Good or Bad?

Former World Flyweight and Featherweight, and current World Jr. Lightweight champion and WBC Lightweight, champion Manny Pacquiao (47-3-2, 35 KO) fighting former World Jr. Welterweight, Welterweight and Jr. Middleweight champion Oscar De La Hoya (39-5, 30 KO) is a terrible idea…and maybe a really good one.

It’s been the buzz in recent days after an initial outbreak of speculation last year. On its face, it looks ridiculous. Oscar De La Hoya is at least four inches taller. He turned pro, and remains, with about twenty more natural pounds. If the fight comes off, it will be hard to ignore what would look a little bit like the pathetic narcissism involved in fifty year old women with fresh silicone and collagen or similarly aged men with receding hairlines and Just for Men jobs.

Last year, Oscar sold the story that he was trying to defeat the number one fighter in the imaginary realm of pound for pound ratings, Floyd Mayweather. He lost but having turned pro only a few pounds apart from Mayweather, size gap wasn’t a worthy complaint.

The story could be sold the same against Pacquiao but, really, how much credit could a ten-year Welterweight and then some get for beating a former Flyweight and, at peak, Featherweight? Pound for pound asks about a world where all things, particularly size, are equal. That’s not even close to true here.

There are great stories from much earlier eras of smaller men providing grand drama with quality larger ones, stories of Joe Walcott stopping Joe Choynski and Fidel La Barba almost defeating Kid Chocolate.

There are also tales of disaster.

Many historians believe Middleweight Carl “Bobo” Olson never recovered from the affects of being caught by the power shots of Archie Moore. The power of Moore left him more vulnerable to power at any weight from that fight forward. Even with a noticeable drop in speed from Oscar, if his left hook cracked through on a Pacquiao who never goes without getting hit, what could the affect be? Oscar has the sort of power that could do lasting damage to Pacquiao.

The drop in speed though is where the coin begins to flip hard. If, and it’s still if, Pacquiao could bring some of his speed up the scale, he might be able to get off first often enough to keep Oscar from full extension on his left hook. And who’s to say, for the money involved, that the risk would not be worth it. Pacquiao is in his thirteenth professional year and closer to his end than most Boxing lovers would want to admit.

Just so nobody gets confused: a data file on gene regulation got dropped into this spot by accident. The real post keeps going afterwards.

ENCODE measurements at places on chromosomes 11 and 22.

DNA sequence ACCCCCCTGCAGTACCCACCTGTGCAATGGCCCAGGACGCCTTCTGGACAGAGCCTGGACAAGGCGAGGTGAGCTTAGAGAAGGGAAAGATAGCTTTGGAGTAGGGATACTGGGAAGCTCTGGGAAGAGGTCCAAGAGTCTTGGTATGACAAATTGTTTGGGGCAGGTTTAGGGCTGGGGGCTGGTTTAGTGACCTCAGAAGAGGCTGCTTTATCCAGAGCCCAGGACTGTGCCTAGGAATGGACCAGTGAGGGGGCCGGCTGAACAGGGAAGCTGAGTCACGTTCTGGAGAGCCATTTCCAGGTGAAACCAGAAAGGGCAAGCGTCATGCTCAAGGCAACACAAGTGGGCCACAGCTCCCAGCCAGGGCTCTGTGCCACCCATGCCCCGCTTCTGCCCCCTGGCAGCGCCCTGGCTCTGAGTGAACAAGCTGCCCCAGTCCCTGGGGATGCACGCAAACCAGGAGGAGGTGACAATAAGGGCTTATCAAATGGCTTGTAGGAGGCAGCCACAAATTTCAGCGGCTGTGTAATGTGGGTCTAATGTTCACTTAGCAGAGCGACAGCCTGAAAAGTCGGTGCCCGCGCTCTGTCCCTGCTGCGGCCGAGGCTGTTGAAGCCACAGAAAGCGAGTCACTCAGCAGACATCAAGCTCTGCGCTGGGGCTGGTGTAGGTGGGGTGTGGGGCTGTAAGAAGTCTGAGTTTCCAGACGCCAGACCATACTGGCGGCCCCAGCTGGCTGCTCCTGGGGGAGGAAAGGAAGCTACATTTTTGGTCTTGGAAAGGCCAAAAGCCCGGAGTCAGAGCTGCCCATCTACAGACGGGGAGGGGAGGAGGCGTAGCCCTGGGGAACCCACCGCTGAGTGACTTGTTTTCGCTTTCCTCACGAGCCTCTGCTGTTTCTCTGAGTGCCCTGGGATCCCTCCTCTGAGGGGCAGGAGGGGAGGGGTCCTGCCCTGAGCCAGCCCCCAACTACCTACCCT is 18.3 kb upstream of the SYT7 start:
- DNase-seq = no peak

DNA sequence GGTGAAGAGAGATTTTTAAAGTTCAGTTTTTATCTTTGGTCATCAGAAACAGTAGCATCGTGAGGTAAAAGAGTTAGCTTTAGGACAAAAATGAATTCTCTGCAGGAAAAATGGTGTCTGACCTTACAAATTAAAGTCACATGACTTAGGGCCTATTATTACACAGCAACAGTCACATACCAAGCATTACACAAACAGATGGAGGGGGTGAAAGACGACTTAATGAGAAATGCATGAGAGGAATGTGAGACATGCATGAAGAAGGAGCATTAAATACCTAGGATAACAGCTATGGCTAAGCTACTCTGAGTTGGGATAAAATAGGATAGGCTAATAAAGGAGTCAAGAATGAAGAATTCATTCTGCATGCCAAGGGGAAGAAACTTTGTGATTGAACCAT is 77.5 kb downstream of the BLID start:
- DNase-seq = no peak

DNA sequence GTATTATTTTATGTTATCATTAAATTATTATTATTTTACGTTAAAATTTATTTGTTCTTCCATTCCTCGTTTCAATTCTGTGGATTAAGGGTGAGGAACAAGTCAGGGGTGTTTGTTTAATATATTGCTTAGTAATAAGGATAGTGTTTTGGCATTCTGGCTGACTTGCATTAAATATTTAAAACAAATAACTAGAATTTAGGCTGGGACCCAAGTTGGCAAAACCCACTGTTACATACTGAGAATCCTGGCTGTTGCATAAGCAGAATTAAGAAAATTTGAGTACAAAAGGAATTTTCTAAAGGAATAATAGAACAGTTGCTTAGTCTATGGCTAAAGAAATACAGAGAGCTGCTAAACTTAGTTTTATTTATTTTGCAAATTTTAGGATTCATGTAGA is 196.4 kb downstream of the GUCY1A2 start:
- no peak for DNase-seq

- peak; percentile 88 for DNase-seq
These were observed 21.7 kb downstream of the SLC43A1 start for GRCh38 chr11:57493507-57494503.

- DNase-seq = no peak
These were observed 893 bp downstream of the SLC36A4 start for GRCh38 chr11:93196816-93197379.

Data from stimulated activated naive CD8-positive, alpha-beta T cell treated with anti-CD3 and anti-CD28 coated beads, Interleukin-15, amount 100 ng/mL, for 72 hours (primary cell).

The wall is coming and being well compensated to smash into it wouldn’t be all bad for him.

Would it be good for Boxing?

No one can answer that definitively because they haven’t stepped in the ring. That makes the answer lean harder to yes than it does to no. Unlike the threat of Bernard Hopkins sucking the drama out of Kelly Pavlik, there would be little chance of a dull affair between Pacquiao and De La Hoya.

That it could end in violently one-side fashion based on things that have less to do with talent and more to do with ‘too big’ and leave fans feeling a little cheated is a genuine risk, but there’s a hell of a reward too.

Boxing has a great moments deficit in recent years. By great moments, it is not to say that there have not been great fighters or fights. It is to say that singularly defining, transcend the game moments have been lacking. In 1987, Sugar Ray Leonard leaving retirement to decision Marvin Hagler was greatness. In 1996, Evander Holyfield all but got off his deathbed to stop hearts around the globe and Mike Tyson too. Great moment.

In contrast, more recent events like Roy Jones beating John Ruiz and last years “The World Awaits” came off as more than a little bit contrived and manufactured. Given his style, Pacquiao can’t be boring. To beat De La Hoya, he’d have to live a great moment and he’d be fun to watch doing it. A night where Manny Pacquiao jumped another two weight classes to 147 lbs. and defeated the biggest star in the game just couldn’t come off as manufactured. Even if he’s not in his prime, Oscar is still good enough that a man as small as Pacquiao should have no real hope.

Seriously, name all the former Flyweight champions who ever stopped a former Welterweight champion?

That it’s not impossible to envision a scenario where Pacquiao could compete, even win, makes this fight a good idea fraught with a potential for bad outcomes.